Take the time to reflect on your professional journey over the past year. Identify not just the successes you’ve achieved but also the challenges and growth opportunities you’ve encountered.

3. Refer to your job description and previous evaluations

To assess whether you’ve performed well, it’s crucial to understand precisely what’s expected of you. Refer to your job description and review past appraisal and performance reports. Evaluate how much improvement you’ve implemented and what remains unchanged. Create a list of your significant achievements during the period and the progress you’ve made.

4. Take Initiative and Propose Solutions

It’s possible that your duties changed during the year due to factors like staff shortages, AI, war, or increased prices. In such cases, earlier objectives might no longer be realistic. Demonstrate what you’ve accomplished and where adjustments in goals might be needed.


Prepare by considering the feedback you desire and what you aim to work on in the coming year. What support do you require? Think about your goals for the next year and how your manager can assist you. By proactively presenting your goals and solutions, you demonstrate a thoughtful approach to your role and a genuine desire for self-improvement.

If you want to prepare optimally and make a lasting impression, create a Personal Year Plan using this step-by-step guide.

5. Maintain a professional and positive demeanor

Enter the conversation with a constructive attitude, being open to improving in specific areas. Try not to perceive criticism of your performance as a critique of your personality; instead, see it as a learning opportunity. It’s intended to help you grow professionally. Therefore, avoid getting upset and focus on how you can indeed benefit from this feedback.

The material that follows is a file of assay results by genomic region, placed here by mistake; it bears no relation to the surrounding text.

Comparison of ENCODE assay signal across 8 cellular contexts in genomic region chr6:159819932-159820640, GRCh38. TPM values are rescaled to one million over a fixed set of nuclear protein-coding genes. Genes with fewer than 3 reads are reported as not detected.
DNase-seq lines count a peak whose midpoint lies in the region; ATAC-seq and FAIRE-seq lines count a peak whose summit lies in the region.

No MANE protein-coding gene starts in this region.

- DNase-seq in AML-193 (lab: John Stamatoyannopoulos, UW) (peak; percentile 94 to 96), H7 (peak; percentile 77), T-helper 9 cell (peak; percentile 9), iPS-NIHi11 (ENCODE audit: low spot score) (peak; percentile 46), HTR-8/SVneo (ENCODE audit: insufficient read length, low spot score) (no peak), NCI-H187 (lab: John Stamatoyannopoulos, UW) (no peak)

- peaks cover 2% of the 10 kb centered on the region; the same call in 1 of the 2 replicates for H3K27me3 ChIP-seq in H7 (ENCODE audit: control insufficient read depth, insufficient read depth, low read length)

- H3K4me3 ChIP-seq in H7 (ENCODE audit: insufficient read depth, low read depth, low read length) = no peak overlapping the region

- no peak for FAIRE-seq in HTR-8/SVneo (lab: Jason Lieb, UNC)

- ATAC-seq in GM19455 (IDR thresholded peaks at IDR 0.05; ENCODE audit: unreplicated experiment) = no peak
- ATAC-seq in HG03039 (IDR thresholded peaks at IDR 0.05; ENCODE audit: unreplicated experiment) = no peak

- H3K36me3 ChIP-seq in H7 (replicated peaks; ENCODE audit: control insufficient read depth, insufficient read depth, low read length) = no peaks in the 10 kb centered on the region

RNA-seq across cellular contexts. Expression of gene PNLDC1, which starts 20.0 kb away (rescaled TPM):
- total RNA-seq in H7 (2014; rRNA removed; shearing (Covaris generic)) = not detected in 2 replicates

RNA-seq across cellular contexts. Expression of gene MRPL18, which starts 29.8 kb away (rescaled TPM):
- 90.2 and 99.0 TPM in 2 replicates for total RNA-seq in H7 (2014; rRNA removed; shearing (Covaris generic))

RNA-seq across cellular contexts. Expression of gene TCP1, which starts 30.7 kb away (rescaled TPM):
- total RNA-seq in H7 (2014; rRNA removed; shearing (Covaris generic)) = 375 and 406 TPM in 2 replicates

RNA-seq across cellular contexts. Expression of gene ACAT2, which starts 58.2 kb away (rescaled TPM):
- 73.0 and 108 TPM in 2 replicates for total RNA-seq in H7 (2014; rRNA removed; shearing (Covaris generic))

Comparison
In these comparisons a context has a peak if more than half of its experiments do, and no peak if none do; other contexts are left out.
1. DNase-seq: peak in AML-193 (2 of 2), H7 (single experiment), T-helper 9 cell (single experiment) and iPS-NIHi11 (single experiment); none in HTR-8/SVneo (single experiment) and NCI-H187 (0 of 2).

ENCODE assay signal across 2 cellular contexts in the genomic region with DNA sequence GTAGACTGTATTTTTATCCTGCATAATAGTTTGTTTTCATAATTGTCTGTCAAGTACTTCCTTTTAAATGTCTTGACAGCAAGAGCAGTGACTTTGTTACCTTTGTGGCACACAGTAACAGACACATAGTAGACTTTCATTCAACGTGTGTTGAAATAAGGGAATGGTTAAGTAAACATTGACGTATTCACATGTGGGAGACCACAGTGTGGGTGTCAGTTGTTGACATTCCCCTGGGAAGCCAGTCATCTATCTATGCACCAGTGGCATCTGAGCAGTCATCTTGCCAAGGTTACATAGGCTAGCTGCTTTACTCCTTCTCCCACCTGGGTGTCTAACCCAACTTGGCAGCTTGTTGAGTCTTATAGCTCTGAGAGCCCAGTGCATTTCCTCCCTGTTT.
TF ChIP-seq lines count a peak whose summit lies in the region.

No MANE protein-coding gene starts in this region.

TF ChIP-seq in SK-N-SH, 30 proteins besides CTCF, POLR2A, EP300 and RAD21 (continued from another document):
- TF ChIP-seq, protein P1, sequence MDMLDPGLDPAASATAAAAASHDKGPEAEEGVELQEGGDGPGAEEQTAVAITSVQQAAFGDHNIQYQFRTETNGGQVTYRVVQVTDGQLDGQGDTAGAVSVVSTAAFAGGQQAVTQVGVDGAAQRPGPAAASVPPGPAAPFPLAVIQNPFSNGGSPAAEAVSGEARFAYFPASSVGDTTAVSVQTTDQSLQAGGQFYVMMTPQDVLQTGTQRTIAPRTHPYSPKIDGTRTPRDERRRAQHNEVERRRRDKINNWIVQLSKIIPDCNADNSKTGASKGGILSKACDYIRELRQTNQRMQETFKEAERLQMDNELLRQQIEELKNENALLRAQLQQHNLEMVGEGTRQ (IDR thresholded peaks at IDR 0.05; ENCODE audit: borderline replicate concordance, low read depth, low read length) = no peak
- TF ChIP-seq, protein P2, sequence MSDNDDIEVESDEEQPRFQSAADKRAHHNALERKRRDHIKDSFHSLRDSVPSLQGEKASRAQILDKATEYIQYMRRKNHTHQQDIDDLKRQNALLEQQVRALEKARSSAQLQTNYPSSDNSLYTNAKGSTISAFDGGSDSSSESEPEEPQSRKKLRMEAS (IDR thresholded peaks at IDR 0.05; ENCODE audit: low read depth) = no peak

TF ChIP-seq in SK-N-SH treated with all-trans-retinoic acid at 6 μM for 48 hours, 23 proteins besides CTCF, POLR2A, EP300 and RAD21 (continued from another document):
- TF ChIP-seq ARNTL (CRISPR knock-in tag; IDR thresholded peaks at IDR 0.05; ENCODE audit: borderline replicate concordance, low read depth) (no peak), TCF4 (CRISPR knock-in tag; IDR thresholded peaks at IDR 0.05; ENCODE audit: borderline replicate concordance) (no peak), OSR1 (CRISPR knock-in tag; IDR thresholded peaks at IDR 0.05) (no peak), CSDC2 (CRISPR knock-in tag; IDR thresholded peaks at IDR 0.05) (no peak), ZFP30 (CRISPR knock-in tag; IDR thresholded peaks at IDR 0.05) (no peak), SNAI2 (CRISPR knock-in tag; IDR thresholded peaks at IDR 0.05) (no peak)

If you have criticism of your manager or colleagues, first consider whether your manager is the appropriate person to discuss it with. There’s an inherent dependency in this relationship that requires you to safeguard yourself for the coming period as well. Keep your criticism professional and work-oriented. Stay true to yourself, explaining how it affects you or the work process. In the year-end review, steer clear of gossiping or speaking negatively about someone’s personality.

6. Voice your future aspirations

Contemplate where you want to be in the coming year. Set clear, achievable goals that aid your growth, both professionally and personally. If you have a particular job change, salary raise, or promotion in mind, the year-end review is the time to discuss it. Express your desire and substantiate it with your merits. If it’s a wish but premature to realize, inquire about what’s required to eventually achieve your goal.

7. Identify potential courses or training

Continuously developing yourself is essential. At the end of this year, there might be more budget allocated for training than in other periods. Take advantage of it. Do you want to take a course? Mention it in your year-end review. Be specific and research in advance where you’d like to study and the associated costs. You can also focus on personal development through a career coaching program (e.g. using TMA). Managers appreciate employees who know what they want. If the budget isn’t unlimited, consider what you might contribute to fund your growth.